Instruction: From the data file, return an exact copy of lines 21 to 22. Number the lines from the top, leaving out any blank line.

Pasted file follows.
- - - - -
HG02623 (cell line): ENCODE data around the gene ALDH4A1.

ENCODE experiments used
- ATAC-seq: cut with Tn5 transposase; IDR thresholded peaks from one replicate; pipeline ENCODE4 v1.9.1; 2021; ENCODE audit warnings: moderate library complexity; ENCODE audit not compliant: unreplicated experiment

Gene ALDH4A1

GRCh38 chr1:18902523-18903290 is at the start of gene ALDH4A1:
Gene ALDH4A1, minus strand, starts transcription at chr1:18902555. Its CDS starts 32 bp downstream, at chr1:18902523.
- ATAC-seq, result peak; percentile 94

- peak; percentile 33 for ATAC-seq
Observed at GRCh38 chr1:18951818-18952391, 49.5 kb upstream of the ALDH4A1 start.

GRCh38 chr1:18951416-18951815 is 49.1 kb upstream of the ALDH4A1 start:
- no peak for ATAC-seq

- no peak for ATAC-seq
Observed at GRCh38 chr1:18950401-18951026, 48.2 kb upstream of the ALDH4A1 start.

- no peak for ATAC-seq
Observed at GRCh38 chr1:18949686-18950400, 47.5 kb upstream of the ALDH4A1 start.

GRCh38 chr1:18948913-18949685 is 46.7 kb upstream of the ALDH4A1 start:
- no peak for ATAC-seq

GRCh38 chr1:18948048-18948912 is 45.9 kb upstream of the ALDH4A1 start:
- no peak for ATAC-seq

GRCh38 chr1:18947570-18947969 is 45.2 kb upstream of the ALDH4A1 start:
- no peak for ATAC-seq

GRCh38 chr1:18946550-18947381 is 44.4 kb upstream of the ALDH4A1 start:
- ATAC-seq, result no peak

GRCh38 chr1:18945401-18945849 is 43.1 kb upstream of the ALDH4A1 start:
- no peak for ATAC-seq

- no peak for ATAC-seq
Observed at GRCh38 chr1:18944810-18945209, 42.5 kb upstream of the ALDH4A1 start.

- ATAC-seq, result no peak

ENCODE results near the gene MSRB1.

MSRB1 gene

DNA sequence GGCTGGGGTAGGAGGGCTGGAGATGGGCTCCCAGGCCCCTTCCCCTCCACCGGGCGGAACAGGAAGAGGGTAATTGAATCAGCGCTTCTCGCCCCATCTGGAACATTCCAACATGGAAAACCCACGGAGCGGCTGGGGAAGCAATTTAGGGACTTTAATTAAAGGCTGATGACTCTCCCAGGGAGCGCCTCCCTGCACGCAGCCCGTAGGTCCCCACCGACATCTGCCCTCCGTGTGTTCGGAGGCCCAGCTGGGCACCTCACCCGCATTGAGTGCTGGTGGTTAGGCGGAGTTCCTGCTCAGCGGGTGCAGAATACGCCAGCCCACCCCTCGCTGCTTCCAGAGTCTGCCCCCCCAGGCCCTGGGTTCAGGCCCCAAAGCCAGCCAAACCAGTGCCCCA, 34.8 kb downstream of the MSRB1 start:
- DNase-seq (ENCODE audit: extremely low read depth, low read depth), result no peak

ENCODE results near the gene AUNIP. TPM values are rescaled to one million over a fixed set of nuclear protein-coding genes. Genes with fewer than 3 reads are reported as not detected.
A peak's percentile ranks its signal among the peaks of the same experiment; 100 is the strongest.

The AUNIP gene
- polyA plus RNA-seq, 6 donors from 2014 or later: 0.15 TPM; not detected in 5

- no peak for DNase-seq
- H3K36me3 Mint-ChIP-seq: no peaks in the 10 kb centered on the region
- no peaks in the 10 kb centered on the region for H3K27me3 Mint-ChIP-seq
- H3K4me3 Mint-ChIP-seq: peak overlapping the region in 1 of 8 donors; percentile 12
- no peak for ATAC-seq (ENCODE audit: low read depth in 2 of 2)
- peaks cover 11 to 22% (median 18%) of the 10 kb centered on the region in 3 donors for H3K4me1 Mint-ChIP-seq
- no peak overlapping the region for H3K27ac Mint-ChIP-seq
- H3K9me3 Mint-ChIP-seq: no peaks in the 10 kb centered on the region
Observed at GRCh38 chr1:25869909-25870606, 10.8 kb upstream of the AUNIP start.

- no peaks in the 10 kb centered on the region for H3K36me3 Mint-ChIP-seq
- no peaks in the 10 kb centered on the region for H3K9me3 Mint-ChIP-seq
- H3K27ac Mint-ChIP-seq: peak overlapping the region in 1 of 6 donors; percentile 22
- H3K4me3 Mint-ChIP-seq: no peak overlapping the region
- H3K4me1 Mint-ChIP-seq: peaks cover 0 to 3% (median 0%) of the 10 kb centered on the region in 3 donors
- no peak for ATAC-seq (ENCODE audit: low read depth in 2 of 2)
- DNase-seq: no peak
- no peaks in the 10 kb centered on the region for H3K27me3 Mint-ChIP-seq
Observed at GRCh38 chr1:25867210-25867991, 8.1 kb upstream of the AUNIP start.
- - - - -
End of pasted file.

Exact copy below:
- no peak for ATAC-seq

GRCh38 chr1:18946550-18947381 is 44.4 kb upstream of the ALDH4A1 start: